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Trending: ‘de minimis’
Lookups spiked 15,000% on April 17, 2020
New York governor Andrew Cuomo, when discussing the coronavirus pandemic in a briefing, caused a spike in lookups on April 17, 2020, as he used a term more familiar to lawyers and legal scholars than to most people:
You have many states where the infection rate is de minimis. That obviously doesn’t include New York.
Andrew Cuomo just used the term de minimis so I think he just proved his Mets fandom— Abbey Mastracco (@AbbeyMastracco) April 17, 2020
De minimis means "lacking significance or importance" or "so minor as to merit disregard."
De minimis is one of the many terms of legalese that not only derive from Latin, but are used in English with the Latin spelling intact, like pro bono, habeas corpus, in re, and ex post facto.
Some others also include de, such as de facto ("actual") and de jure ("based on laws"). De minimis is not as common in general language as these others, but lawyers (Gov. Cuomo has a law degree) would be very familiar with the term.
De minimis is a shortened form of the Latin phrase de minimis non curat lex, meaning "the law does not concern itself with petty matters."
In court cases, an action may be dismissed if the claim or cause is considered de minimis.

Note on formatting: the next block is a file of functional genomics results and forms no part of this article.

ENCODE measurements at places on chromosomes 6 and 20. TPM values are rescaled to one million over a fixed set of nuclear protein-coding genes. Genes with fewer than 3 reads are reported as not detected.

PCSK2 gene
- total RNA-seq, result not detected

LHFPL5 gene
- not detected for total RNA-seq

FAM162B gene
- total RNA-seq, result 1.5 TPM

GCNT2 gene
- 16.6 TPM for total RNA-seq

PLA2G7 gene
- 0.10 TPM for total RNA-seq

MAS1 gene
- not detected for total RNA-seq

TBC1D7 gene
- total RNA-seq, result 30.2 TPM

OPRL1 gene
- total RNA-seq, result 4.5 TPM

As to the second part, to post-pone, the trial of the claim out in severall Counties, to the time of the trial designed for the last County: This will be a sole expedient to prevent surprizes in hearing (no small fate to the English Defendant) and of no prejudice to the Irish Claimant; or if so, it were de minimis, which, in so comprehensive a Settlement is not regarded.
— Audley Mervyn, The speech of Sir Audley Mervyn, knight, His Majesties prime Serjeant at Law, and speaker of the House of Commons in Ireland delivered to His Grace James Duke of Ormond, Lord Lieutenant of Ireland, 1662
Trend Watch is a data-driven report on words people are looking up at much higher search rates than normal. While most trends can be traced back to the news or popular culture, our focus is on the lookup data rather than the events themselves.